I've been doing SS for the past 2.5 weeks and it's gone well with one major exception: the pinched nerve in my neck is not appreciating the back squats.[/QUOTE]
Eh, this happened to me. I discovered the secret sauce to back squats and neck pain. Don't look up and don't look down. Keep your head aligned with your torso, puts much less pressure on the neck muscles.
If you can't do back squats, try goblet squats, front squats or even lunges. Though back squats are probably the most general leg strengthening exercise outside of deadlifts. Both front and goblet squats tend to work the quads a bit more, which is fine, as your glutes/hammies will still get stimulation, and will get plenty more from the dealifts.
I've been doing SS for the past 2.5 weeks and it's gone well with one major exception: the pinched nerve in my neck is not appreciating the back squats. [...] I had thought about posting it to the SS forum but you know how that would have gone - "There is no substitute!" I agree, but there's no way I can continue fighting through this as I'm concerned it'll make things worse.[/QUOTE]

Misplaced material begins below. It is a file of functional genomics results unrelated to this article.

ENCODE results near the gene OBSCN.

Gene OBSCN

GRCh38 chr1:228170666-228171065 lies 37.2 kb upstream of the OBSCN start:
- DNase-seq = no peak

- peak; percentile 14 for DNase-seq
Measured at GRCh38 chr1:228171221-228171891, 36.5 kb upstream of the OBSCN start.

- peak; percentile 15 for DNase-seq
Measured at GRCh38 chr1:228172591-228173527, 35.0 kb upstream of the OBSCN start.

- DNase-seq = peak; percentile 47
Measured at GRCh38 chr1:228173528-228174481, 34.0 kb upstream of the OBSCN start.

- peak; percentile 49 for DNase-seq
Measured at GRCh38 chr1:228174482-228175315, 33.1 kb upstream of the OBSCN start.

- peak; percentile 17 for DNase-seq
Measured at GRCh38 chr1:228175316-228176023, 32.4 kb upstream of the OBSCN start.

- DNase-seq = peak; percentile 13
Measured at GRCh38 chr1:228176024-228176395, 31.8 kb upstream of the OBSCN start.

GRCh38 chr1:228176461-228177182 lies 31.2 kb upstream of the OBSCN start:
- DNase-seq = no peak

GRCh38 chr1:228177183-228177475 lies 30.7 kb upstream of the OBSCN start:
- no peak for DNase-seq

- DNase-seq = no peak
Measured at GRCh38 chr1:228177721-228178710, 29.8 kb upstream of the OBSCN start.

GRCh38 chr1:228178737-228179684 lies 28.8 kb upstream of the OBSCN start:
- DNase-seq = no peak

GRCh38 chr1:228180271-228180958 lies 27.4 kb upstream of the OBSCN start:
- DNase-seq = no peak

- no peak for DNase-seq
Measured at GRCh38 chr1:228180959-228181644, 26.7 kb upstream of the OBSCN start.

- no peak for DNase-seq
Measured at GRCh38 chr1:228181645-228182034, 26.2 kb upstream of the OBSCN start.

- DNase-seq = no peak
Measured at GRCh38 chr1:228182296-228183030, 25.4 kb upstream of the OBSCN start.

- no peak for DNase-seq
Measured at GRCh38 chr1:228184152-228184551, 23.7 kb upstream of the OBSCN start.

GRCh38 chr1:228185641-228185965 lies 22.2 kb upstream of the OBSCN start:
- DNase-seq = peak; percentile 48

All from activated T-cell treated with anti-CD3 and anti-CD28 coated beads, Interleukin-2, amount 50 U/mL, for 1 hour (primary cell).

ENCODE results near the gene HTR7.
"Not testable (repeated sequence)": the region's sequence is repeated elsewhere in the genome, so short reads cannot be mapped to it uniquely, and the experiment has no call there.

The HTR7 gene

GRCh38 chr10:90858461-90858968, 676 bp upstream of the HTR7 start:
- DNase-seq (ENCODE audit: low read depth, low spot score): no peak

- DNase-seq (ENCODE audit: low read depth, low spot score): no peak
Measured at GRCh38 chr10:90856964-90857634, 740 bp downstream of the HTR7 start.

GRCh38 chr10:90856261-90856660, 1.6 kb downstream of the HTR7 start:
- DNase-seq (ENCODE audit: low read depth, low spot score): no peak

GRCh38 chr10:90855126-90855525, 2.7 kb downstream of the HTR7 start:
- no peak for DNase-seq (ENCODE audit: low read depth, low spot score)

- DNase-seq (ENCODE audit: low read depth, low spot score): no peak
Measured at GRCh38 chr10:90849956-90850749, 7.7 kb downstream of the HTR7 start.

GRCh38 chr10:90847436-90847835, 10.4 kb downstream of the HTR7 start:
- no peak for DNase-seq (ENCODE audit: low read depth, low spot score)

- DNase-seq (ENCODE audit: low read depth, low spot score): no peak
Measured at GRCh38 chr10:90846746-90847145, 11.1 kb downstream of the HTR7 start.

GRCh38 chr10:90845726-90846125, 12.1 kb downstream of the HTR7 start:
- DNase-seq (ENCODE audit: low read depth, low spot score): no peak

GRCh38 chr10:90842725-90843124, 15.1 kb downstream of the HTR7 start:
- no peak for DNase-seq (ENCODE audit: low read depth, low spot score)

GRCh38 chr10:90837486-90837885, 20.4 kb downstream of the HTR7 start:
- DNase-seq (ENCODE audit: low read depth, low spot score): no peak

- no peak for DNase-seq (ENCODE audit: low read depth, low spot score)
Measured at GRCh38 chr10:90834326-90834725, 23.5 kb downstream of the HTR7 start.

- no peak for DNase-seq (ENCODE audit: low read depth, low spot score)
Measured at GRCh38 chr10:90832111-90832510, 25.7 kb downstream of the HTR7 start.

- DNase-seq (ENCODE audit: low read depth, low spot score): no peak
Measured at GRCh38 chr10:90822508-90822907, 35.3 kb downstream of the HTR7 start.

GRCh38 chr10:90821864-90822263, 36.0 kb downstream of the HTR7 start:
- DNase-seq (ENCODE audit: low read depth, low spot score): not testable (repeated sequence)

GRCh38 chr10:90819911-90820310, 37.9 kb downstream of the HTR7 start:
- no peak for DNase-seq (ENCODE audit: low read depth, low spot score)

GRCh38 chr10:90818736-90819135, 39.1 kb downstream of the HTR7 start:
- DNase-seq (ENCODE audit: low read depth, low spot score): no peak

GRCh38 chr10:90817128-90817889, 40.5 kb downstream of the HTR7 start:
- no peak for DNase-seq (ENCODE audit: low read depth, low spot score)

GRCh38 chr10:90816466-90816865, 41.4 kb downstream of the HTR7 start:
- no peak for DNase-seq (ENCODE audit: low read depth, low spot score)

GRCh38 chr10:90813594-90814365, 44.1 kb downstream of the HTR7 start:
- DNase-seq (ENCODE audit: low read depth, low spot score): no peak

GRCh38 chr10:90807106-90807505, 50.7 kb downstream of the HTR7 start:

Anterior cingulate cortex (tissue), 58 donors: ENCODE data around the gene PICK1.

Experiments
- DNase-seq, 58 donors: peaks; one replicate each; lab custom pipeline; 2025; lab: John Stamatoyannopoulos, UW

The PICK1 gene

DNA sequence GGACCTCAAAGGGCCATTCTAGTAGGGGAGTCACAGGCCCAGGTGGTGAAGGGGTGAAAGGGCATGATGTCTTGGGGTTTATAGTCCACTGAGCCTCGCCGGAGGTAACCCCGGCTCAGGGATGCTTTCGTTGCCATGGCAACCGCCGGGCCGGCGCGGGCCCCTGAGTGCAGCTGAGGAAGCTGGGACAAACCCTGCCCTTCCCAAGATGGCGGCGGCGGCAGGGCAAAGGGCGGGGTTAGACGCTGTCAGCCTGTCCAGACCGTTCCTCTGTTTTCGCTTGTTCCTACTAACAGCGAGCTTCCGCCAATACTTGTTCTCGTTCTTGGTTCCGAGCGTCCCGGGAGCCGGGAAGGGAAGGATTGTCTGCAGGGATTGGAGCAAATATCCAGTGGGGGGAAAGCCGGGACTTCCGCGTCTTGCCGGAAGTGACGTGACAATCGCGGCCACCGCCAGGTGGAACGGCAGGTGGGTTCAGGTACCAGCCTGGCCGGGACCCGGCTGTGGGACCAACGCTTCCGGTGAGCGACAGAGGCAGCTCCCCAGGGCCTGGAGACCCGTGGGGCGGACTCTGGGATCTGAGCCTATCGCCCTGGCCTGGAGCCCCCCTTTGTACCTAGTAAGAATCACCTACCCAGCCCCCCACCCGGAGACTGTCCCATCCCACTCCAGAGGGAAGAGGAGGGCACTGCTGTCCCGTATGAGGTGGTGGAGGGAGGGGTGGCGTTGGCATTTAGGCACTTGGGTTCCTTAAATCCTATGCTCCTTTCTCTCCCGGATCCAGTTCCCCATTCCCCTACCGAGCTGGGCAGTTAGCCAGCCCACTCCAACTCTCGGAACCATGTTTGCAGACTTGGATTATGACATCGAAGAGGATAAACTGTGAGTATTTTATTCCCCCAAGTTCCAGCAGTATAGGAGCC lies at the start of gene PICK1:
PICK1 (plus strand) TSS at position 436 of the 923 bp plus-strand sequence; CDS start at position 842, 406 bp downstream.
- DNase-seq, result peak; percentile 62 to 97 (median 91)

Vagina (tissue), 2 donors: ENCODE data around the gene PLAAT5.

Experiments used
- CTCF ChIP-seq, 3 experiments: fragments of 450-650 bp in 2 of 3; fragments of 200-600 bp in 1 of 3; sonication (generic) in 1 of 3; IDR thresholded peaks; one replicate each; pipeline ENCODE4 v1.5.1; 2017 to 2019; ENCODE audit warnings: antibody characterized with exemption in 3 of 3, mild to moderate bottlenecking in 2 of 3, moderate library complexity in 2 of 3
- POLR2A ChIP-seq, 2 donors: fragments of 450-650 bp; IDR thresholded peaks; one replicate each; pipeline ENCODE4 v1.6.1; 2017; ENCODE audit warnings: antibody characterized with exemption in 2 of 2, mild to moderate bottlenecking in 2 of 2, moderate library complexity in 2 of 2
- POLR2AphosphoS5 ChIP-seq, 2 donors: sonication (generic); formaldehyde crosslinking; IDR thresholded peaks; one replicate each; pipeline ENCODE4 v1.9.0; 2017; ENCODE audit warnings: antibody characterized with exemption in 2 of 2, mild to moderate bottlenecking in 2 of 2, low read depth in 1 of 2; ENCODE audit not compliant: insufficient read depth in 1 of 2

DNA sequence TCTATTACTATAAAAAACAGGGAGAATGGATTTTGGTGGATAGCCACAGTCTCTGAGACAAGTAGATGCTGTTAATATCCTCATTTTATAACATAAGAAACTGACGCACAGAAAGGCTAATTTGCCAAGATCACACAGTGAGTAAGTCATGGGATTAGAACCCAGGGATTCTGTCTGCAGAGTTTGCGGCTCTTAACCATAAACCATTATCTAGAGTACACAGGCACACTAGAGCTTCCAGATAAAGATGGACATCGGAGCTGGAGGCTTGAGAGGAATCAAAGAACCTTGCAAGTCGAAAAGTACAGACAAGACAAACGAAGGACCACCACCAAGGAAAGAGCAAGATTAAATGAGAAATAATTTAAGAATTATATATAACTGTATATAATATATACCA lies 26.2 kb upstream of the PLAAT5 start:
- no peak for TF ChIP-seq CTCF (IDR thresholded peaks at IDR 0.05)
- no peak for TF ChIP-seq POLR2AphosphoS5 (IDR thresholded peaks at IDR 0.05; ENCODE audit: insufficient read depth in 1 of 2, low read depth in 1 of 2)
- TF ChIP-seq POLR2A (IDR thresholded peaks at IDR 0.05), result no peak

I'd be curious about the advice you'd get. Yes, they certainly would argue that the squat is the most basic of all lifts, and the most important. But, they may say that, if you do them with proper form, your neck should not hurt and should get better. That happened to me: I had chronic pain on my knee and my shoulder (unrelated injuries), and I thought SS would be a problem. Well, no more pain. Form is more important than I ever thought, but it is very difficult to learn it without a coach. I have found the SS DVD very useful, but they have a ton of videos in their YouTube channel. I think, however, that the DVD is worth every penny. It is cheaper than ONE session with a personal trainer. Let me just add that neither your neck nor your arms should be under any stress during the squat (they're probably the only two body parts not used in the squat!). So, it could very well be that your problem is very serious, but, in general, proper form should alleviate this kind of problem, rather than the opposite.